Clean energy blows into UMore

The Eolos Wind Research Station at UMore Park in Rosemount, Minn, includes a meteorological tower used to collect data on the wind entering and leaving the turbine, wind velocity and turbulence, weather conditions and the turbine’s efficiency.

University of Minnesota President Eric Kaler spoke at the flipping of the switch ceremony Tuesday for the university's new 263-foot tall wind turbine at the Wind Energy Research Station at UMore Park in Rosemount, Minnesota.

Marisa Wojcik

University of Minnesota President Eric Kaler spoke at the flipping of the switch ceremony Tuesday for the university’s new 263-foot tall wind turbine at the Wind Energy Research Station at UMore Park in Rosemount, Minnesota.

Rachel Raveling

University researcher Fotis Sotiropoulos made one last phone call Tuesday afternoon, and the person on the other end flipped the switch on a wind turbine at the Eolos Wind Research Station.

The 426-foot tall, 2.5-megawatt wind turbine is part of the University of Minnesota Outreach, Research and Education Park in Rosemount, Minn.

The station includes a meteorological tower, used to collect data on the wind entering and leaving the turbine, wind velocity and turbulence, weather conditions and the turbineâÄôs efficiency.

Though UMore Park has been in development for more than a decade, the turbine project began in early 2010 when the University received a grant from the U.S. Department of Energy for $7.9 million. The grant funded the construction and some of the ongoing wind energy research.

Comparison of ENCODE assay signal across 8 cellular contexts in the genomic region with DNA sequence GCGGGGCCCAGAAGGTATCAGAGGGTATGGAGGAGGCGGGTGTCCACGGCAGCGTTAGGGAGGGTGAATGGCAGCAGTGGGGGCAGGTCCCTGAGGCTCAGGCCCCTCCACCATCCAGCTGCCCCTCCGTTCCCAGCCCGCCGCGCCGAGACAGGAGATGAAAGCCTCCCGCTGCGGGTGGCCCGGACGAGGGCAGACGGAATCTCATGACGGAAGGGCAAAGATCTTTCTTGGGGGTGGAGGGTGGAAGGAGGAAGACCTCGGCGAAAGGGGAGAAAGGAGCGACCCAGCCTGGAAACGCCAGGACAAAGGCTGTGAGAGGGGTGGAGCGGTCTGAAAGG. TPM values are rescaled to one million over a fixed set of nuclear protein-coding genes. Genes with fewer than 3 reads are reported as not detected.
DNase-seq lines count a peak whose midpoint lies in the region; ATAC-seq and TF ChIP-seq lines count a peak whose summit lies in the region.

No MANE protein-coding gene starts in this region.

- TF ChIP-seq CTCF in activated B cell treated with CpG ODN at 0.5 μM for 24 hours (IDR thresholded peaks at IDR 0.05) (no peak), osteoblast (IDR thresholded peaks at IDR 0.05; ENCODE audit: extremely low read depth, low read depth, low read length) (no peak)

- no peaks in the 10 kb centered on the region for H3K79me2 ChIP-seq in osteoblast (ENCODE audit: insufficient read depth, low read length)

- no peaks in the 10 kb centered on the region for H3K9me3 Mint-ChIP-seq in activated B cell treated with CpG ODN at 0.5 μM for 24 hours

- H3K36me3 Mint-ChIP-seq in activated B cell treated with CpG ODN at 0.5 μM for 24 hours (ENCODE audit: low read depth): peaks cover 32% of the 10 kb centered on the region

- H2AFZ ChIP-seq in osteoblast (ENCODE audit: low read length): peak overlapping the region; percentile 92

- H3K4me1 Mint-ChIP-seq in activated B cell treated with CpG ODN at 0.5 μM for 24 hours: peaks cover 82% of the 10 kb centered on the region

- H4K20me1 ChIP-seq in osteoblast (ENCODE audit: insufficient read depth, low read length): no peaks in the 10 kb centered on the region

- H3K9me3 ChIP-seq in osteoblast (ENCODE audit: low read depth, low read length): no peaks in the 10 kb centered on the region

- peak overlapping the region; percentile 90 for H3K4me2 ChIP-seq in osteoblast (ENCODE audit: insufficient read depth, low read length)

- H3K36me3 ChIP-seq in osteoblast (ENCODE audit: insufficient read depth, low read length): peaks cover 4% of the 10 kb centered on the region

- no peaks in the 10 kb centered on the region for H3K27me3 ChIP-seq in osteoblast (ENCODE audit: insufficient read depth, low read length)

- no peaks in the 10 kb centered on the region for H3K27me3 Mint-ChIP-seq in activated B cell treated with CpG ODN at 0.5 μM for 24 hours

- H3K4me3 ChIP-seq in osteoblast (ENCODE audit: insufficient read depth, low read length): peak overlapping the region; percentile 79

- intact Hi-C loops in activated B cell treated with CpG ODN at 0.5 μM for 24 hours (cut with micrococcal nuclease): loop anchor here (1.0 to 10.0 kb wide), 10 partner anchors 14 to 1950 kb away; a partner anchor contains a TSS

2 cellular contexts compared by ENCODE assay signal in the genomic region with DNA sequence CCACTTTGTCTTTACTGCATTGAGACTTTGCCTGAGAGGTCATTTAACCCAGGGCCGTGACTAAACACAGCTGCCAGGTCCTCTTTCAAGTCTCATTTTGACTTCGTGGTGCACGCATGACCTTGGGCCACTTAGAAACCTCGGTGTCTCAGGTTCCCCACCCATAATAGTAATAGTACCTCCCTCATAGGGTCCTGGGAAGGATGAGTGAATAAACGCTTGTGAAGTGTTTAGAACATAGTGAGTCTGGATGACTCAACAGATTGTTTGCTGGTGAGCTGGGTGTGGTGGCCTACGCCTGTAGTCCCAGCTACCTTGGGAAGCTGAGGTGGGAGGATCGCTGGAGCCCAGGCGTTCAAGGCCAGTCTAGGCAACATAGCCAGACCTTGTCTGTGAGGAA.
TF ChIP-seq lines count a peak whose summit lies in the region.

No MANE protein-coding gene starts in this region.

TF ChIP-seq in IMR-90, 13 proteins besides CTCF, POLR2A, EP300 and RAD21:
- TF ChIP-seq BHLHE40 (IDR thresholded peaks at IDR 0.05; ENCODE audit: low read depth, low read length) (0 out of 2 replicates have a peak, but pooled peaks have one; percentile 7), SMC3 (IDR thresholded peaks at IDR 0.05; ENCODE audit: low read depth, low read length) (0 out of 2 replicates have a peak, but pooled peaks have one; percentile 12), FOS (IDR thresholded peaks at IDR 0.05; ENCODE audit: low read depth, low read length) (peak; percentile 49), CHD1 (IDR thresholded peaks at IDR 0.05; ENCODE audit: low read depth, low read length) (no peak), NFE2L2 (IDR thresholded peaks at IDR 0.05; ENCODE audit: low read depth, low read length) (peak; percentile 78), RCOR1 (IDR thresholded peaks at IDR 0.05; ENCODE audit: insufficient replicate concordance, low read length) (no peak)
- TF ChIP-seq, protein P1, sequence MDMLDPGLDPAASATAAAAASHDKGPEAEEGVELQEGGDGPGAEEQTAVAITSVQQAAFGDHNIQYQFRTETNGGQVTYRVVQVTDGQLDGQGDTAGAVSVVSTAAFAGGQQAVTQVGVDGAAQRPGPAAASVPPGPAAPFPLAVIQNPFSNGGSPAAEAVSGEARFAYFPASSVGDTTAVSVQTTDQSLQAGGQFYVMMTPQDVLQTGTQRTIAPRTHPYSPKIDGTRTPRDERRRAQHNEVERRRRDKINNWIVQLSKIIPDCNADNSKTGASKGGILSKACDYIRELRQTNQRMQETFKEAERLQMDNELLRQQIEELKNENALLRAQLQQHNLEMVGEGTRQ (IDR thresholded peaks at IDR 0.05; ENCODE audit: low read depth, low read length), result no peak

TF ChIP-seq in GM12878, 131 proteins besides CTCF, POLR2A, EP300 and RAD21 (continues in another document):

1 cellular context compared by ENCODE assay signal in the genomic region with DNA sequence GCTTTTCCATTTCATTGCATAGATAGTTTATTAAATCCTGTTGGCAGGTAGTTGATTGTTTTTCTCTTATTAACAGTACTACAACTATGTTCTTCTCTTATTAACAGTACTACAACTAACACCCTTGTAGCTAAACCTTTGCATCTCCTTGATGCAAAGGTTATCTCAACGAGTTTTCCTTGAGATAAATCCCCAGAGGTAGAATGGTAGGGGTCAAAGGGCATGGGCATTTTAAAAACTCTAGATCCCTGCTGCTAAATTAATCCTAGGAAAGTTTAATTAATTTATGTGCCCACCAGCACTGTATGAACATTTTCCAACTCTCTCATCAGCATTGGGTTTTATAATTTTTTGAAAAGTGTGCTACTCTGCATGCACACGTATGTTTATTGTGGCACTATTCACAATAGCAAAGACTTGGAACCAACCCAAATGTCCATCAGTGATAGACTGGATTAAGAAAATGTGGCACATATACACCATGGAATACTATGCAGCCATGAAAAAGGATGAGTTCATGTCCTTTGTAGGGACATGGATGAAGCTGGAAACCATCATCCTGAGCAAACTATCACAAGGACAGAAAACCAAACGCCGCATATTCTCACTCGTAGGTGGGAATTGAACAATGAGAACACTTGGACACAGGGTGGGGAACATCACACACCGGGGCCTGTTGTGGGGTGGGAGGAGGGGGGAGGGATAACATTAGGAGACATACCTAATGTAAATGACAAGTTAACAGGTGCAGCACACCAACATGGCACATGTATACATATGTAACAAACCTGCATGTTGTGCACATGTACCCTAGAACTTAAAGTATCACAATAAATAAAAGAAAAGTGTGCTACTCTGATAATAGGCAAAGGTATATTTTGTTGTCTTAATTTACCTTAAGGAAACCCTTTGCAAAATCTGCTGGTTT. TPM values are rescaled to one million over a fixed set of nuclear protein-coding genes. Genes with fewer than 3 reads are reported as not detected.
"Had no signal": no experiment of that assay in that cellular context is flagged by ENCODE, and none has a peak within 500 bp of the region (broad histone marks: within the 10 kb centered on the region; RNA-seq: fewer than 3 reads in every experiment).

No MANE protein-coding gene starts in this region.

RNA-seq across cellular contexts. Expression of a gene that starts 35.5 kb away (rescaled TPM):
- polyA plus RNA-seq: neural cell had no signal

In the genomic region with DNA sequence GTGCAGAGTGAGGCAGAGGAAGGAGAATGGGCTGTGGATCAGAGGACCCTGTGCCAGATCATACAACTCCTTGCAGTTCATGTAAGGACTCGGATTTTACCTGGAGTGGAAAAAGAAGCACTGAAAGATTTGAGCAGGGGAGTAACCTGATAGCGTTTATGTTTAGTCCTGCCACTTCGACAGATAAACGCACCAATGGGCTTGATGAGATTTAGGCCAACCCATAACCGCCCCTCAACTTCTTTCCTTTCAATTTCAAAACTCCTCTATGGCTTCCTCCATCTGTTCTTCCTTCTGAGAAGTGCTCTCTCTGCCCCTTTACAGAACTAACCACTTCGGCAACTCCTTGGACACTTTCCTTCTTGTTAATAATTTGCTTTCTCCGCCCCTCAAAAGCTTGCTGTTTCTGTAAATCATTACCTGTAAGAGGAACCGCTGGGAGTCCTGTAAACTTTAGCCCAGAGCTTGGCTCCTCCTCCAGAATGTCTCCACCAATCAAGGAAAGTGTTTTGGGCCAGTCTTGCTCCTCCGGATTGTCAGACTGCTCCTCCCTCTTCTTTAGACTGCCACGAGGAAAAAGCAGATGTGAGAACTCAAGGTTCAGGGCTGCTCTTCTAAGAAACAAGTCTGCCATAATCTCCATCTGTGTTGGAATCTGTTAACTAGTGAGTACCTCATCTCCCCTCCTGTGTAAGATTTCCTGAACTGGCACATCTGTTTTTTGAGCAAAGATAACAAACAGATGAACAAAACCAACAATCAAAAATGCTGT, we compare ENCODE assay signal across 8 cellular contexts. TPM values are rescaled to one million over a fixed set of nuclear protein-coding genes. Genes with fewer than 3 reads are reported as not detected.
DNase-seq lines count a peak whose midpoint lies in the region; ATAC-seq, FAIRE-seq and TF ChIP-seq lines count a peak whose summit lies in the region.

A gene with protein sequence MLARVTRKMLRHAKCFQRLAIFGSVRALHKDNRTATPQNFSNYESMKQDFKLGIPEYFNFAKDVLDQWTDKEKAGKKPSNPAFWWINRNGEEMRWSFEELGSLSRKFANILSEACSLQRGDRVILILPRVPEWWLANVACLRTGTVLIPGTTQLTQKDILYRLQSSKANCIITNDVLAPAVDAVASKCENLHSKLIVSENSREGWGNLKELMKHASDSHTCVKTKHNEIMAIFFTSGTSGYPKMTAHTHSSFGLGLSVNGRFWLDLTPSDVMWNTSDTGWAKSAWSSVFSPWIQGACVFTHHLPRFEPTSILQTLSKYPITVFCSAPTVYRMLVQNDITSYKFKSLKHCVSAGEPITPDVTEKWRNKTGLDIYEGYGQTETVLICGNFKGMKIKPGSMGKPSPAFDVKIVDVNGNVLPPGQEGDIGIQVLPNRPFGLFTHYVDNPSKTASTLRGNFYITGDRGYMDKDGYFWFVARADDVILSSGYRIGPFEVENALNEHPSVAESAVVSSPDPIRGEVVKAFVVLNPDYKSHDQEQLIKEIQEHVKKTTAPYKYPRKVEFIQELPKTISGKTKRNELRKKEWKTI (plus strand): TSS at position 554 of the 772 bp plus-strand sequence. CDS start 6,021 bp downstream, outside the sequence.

The venture is funded in part by another $3.4 million from partnering companies and the University.

The University and the companies working with it are interested in developing new technologies to increase the efficiency of wind energy, said Jeff Marr, a lead researcher for the wind energy station.

Marr said the research station will benefit University students by employing them to aid in research as well as offering them a networking tool to expose them to companies in the industry.

He said the station is unique because there are very few sites of this magnitude owned by a university. He said very few sites are collaborations between a university, local and national companies and the federal government.

During George W. BushâÄôs presidency, a goal was set that 20 percent of U.S. energy come from wind by the year 2030. The administration created a roadmap for how to meet this goal and the University is acting as a part of that plan, Marr said.

The turbine was designed and constructed by Clipper Windpower, a wind energy technology company.

Construction on the turbine began in May, leading up to ThursdayâÄôs event, Marr said. Aside from it being the official launch of the turbine, the event was used as an education and outreach tool.

Researchers invited members of the community, like students and staff from Dakota County Technical College and Cedar Park Elementary STEM School, to learn more about the projects at the station.

Marr said each of the many research projects going on at the station involves an industry partner.

3M is one of several local companies working with the station. Marr said together theyâÄôre working to create a film to cover the surface of the turbine blade. The film features microscopic roughness, unable to be felt by the human hand, which reduces friction. It allows the turbine to be more efficient by converting more energy from the wind.